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Homes for sale in Idaho Falls

With an average residential sales price of $159,000…
affordability is a definite bonus to home buyers as they seek to purchase that perfect home in Idaho Falls. So, what does $159,000 buy in Idaho Falls?

Let’s look at two options for the home buyer:

Option #1 is a brand new ranch-style spec home with 2,400 square feet, a 2-car garage, and a .25 acre lot. This home also has 3 bedrooms, 2 bathrooms, a living room, kitchen, and laundry room, all on the main level. The basement is unfinished, with only stud walls and a concrete sub-floor. Outside, this Idaho Falls new home has a graded lot with no lawn and no sprinkler system. Our dry East Idaho climate makes a fully automatic sprinkler system a necessity to most Idaho Falls home buyers.

Option #2 is a 25-year old ranch-style home in Idaho Falls with 2,800 square feet fully finished. This home sits on a .25 acre lot with mature lawn, trees, and full automatic sprinkler system. Inside are 5 bedrooms, 2 bathrooms, and a 2-car garage. The living room and kitchen are on the main level, with the laundry in the basement. Also in the basement is a family room with a wood-burning fireplace. Fireplaces are a popular feature in homes in Idaho Falls, due to our quite cold East Idaho winters.

Buying Idaho Falls real estate is an exercise in trade-offs. As illustrated in these two home buying options, the home buyer can purchase a larger home with more finished square footage and mature landscaping if they are prepared to live in an older home.

The home buyer that is committed to purchasing a brand new home must be prepared to live in a smaller home with no landscaping. When one studies the Idaho Falls real estate market, either option is a great choice, it just depends on what is most important to the home buyer!


Chalmers was great at listening to what I was looking for in a house and trying to find houses that met that criteria. He would also take note of what I like and did not like when looking at houses to add to that list. I appreciated his honest advice and expertise when it came time to make an offer. He has a great feel for the market in the Idaho Falls area. I would highly recommend Chalmers if you are looking to purchase a home. –Jessica B.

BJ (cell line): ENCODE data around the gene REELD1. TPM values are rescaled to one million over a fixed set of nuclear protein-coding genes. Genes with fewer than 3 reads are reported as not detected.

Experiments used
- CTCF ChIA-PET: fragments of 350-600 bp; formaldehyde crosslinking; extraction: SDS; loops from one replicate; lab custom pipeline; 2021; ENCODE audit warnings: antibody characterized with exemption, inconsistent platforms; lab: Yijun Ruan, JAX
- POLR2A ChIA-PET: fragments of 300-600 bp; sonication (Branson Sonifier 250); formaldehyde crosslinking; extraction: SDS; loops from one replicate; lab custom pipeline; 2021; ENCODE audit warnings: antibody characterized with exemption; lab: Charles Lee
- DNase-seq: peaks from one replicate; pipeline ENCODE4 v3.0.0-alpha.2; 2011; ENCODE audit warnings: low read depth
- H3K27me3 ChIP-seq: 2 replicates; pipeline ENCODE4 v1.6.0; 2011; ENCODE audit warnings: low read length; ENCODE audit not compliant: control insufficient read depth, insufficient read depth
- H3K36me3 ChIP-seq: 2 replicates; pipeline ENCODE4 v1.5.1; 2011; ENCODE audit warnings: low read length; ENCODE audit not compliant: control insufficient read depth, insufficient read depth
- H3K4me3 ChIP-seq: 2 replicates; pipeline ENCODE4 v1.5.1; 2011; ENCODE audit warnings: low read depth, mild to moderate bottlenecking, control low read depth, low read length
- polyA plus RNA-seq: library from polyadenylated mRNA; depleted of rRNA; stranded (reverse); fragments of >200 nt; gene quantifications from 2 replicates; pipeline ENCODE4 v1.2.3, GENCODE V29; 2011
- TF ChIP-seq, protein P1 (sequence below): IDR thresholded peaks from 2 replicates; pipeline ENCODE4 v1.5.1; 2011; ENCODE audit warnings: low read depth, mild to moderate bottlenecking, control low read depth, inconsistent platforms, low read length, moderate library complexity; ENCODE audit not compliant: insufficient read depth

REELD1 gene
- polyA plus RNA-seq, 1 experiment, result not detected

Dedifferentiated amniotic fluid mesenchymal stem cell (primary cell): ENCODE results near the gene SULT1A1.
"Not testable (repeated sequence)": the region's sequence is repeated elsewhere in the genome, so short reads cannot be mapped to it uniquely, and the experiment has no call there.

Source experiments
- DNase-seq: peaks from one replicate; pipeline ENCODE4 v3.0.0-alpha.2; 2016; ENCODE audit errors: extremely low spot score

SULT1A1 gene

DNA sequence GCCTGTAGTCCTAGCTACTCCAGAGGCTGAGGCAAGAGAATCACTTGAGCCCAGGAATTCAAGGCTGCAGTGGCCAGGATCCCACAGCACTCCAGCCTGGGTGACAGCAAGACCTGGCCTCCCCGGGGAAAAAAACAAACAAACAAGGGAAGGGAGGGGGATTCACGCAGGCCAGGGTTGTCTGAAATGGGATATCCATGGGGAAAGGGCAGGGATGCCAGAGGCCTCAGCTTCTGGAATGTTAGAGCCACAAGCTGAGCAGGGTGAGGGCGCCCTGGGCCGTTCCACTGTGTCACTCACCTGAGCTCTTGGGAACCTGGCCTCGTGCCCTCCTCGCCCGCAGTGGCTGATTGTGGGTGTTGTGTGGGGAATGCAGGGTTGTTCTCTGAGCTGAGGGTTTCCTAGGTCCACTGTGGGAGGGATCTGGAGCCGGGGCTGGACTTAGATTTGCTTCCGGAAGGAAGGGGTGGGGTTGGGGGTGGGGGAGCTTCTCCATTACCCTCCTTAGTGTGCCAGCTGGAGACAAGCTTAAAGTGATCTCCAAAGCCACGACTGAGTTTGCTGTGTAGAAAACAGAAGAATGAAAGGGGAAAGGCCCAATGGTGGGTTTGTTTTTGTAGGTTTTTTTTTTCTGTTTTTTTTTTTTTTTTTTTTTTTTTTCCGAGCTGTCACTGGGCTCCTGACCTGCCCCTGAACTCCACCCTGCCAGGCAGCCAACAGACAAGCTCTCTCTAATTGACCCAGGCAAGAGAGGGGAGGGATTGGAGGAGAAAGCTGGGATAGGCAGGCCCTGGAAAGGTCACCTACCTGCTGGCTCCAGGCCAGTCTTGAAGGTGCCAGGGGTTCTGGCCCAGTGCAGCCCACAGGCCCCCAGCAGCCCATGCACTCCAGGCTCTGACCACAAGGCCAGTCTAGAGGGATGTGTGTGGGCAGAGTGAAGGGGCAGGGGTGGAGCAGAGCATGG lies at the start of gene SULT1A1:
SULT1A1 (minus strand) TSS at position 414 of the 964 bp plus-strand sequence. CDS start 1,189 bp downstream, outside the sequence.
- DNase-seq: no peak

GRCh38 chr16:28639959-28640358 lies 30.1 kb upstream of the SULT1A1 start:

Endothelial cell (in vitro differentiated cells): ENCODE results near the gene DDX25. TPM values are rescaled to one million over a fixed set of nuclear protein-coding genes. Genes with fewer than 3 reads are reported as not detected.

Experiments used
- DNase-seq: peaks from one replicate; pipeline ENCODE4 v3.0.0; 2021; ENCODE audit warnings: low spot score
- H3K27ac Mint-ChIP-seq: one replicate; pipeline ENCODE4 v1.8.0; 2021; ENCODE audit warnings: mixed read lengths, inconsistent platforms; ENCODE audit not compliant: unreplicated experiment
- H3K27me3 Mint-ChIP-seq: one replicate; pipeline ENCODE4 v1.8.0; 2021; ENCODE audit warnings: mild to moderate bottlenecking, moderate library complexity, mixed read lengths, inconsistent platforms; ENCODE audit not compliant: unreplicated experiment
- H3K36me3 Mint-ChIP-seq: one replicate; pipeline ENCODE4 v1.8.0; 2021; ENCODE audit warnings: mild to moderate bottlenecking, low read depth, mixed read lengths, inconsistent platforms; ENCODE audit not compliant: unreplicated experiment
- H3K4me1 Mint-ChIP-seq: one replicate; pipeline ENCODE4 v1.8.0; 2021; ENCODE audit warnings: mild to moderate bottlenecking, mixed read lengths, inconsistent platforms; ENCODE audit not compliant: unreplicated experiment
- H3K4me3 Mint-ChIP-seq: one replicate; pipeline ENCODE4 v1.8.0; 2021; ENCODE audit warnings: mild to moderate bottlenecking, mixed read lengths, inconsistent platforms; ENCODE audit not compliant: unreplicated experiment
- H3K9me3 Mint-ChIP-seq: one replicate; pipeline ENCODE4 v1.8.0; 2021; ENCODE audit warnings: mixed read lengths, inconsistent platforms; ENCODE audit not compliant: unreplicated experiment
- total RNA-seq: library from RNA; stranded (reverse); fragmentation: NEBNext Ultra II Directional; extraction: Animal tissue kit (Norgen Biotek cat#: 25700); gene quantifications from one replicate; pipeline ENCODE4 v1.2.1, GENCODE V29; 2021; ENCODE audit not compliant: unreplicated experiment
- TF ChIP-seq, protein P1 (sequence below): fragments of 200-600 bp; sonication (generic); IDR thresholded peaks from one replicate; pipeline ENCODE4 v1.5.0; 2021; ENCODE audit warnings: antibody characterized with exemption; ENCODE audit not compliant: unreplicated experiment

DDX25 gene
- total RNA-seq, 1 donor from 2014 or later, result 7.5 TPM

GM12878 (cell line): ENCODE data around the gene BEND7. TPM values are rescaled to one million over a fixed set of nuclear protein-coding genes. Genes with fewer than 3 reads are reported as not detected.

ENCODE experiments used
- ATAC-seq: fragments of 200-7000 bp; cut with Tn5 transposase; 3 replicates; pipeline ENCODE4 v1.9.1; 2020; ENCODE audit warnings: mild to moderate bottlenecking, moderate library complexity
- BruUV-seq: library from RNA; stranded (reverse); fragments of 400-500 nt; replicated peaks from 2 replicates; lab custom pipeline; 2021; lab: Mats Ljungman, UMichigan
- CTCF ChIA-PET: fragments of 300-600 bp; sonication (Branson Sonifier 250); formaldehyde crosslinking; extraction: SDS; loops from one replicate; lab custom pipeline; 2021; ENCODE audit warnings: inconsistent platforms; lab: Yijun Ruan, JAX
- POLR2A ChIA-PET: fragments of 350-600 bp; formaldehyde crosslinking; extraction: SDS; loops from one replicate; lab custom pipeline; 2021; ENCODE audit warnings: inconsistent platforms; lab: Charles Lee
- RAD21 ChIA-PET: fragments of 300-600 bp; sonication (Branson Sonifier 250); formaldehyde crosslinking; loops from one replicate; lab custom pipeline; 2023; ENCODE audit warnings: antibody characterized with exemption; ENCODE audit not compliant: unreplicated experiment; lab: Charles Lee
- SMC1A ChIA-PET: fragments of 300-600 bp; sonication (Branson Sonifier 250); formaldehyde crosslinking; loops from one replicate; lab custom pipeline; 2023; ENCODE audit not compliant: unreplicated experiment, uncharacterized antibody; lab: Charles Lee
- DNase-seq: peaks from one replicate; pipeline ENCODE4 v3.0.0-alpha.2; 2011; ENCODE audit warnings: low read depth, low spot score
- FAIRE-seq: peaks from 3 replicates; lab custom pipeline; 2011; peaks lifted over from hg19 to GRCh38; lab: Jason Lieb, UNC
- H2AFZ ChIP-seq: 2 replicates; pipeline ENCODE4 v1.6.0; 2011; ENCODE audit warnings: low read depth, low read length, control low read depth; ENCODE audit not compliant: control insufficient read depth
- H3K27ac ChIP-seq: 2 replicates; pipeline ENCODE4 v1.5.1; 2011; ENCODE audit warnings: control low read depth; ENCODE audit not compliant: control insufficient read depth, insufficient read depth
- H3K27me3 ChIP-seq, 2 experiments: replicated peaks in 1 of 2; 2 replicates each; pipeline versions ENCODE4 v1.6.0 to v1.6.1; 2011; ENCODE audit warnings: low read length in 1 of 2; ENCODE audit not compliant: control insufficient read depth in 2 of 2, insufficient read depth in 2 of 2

As the events of the last few years in the real estate industry show, people forget about the tremendous financial responsibility of purchasing a home at their peril. Here are a few tips for dealing with the dollar signs so that you can take down that “for sale” sign on your new home.

Get pre-approved. Sub-primes may be history, but you’ll probably still be shown homes you can’t actually afford. By getting pre-approved as a buyer, you can save yourself the grief of looking at houses you can’t afford. You can also put yourself in a better position to make a serious offer when you do find the right house. Unlike pre-qualification, which is based on a cursory review of your finances, pre-approval from a lender is based on your actual income, debt and credit history. By doing a thorough analysis of your actual spending power, you’ll be less likely to get in over your head.

Choose your mortgage carefully. Used to be the emphasis when it came to mortgages was on paying them off as soon as possible. Today, the debt the average person will accumulate due to credit cards, student loans, etc. means it’s better to opt for the 30-year mortgage instead of the 15-year. This way, you have a lower monthly payment, with the option of paying an additional principal when money is good. Additionally, when picking a mortgage, you usually have the option of paying additional points (a portion of the interest that you pay at closing) in exchange for a lower interest rate. If you plan to stay in the house for a long time—and given the current real estate market, you should—taking the points will save you money.

Do your homework before bidding. Before you make an offer on a home, do some research on the sales trends of similar homes in the neighborhood with sites like Zillow. Consider especially sales of similar homes in the last three months. For instance, if homes have recently sold for 5 percent less than the asking price, your opening bid should probably be about 8 to 10 percent lower than what the seller is asking.